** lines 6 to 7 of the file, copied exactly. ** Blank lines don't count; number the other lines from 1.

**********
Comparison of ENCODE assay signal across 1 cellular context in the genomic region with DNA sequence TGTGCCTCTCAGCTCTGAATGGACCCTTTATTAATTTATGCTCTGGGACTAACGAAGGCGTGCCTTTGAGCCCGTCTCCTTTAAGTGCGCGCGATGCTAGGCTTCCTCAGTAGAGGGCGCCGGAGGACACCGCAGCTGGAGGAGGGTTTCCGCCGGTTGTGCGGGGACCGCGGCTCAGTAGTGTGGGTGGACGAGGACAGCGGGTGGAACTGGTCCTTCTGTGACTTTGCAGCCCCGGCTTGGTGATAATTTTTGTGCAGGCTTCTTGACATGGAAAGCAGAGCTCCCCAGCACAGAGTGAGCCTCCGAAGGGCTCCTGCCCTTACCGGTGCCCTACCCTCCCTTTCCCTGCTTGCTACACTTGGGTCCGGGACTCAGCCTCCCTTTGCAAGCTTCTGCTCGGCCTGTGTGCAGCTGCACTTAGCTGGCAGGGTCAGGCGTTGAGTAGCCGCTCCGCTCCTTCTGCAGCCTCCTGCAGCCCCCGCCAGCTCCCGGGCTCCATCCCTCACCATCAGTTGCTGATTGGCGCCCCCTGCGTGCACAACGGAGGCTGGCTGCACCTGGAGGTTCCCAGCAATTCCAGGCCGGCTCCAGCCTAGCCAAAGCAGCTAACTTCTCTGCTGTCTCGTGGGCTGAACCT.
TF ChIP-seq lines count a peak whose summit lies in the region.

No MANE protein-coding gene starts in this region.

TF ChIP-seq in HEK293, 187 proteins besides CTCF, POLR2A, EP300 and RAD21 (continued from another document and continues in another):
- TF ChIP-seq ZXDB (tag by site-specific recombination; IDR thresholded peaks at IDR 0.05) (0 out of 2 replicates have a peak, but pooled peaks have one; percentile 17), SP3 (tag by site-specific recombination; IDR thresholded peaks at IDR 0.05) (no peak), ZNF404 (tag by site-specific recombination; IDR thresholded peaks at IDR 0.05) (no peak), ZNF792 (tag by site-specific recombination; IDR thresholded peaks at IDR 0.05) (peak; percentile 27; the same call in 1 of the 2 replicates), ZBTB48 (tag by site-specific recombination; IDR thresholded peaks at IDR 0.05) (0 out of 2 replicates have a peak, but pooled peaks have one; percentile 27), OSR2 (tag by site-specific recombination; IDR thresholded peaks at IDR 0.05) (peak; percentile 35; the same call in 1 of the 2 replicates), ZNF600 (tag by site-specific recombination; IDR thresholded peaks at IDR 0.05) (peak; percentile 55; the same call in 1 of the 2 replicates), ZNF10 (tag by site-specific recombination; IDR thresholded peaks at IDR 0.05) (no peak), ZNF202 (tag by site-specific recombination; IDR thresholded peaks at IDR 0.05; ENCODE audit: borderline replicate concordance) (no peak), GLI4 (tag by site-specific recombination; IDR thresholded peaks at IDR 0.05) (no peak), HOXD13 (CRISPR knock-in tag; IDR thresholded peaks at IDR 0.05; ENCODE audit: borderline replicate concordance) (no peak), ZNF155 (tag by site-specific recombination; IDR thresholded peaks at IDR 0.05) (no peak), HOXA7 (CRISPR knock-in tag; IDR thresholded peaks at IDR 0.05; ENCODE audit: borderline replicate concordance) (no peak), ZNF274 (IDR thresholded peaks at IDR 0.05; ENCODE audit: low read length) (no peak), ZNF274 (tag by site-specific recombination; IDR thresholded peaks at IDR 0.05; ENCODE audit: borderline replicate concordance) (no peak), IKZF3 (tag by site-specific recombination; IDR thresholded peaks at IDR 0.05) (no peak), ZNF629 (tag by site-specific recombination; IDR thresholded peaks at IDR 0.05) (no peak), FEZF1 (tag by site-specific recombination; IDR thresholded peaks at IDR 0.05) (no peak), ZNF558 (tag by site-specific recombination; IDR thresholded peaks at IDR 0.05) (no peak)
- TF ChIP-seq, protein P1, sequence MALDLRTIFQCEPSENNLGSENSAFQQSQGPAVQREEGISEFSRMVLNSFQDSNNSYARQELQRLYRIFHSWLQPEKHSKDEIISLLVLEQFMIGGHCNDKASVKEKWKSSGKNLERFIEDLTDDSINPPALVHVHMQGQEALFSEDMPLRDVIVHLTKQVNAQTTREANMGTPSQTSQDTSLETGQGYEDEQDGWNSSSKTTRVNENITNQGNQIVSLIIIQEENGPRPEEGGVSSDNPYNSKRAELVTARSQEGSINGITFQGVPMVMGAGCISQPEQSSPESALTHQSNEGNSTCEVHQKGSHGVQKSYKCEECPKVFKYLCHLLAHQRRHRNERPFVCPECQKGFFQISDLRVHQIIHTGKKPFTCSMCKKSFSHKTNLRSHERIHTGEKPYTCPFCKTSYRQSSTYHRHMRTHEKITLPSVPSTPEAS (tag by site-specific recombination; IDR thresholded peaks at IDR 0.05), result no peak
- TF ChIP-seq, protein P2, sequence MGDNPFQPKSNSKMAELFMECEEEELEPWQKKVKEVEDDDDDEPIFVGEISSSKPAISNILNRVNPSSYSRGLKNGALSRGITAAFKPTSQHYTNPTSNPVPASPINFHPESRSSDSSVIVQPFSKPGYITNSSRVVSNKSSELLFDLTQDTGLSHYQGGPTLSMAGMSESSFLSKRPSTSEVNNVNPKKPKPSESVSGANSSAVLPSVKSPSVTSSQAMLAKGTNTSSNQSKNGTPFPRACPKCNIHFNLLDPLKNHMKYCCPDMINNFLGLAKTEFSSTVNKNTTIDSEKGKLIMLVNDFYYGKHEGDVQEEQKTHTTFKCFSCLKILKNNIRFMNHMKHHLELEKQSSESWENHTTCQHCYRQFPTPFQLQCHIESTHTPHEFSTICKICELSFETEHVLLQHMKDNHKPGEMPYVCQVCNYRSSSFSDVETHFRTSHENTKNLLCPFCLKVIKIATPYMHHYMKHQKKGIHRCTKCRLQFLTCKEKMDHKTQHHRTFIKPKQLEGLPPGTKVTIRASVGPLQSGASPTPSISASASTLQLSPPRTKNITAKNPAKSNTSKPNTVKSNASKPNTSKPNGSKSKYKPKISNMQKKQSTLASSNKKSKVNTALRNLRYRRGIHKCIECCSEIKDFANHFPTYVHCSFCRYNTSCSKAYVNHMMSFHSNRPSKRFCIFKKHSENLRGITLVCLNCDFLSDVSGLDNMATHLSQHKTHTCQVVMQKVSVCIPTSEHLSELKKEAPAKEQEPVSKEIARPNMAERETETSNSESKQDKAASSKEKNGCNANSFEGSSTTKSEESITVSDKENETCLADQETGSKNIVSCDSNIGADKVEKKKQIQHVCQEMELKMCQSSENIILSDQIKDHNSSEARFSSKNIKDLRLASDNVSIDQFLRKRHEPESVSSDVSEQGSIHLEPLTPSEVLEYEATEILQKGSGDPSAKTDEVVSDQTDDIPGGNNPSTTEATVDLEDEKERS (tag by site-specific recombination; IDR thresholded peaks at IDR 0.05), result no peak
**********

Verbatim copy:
- TF ChIP-seq, protein P1, sequence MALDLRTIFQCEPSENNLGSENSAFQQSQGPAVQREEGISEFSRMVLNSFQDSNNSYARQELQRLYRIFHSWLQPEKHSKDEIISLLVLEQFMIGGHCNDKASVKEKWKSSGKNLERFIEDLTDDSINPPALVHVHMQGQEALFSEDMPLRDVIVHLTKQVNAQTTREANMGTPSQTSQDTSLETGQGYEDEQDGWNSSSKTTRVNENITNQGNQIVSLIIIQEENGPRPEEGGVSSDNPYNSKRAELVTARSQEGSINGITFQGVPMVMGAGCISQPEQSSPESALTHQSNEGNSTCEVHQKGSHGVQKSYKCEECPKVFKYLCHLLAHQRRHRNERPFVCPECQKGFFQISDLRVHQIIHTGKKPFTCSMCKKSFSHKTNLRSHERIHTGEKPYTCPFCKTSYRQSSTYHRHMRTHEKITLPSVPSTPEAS (tag by site-specific recombination; IDR thresholded peaks at IDR 0.05), result no peak
- TF ChIP-seq, protein P2, sequence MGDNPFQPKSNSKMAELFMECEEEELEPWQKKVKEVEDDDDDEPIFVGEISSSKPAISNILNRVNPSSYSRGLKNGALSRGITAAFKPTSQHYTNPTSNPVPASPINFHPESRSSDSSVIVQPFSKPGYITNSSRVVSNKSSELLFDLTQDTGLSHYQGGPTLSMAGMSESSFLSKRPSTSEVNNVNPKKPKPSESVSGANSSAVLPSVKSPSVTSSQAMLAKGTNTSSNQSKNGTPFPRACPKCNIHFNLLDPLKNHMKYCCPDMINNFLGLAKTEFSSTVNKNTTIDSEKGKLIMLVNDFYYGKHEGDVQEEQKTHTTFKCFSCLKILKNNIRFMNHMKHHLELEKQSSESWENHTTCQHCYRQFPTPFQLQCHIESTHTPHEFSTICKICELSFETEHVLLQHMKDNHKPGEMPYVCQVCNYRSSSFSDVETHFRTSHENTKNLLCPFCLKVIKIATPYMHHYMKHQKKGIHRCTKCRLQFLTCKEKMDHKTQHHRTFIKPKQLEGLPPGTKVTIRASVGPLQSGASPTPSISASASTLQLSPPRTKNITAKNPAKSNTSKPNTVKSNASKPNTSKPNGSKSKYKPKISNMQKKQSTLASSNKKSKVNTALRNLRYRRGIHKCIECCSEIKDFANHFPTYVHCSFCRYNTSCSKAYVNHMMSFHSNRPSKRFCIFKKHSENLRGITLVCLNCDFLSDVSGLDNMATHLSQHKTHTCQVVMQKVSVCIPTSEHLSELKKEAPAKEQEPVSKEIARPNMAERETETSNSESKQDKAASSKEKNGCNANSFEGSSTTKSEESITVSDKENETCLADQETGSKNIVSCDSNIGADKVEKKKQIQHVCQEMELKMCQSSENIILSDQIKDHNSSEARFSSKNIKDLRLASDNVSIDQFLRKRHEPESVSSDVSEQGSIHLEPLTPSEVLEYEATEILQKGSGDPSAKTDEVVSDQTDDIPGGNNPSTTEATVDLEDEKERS (tag by site-specific recombination; IDR thresholded peaks at IDR 0.05), result no peak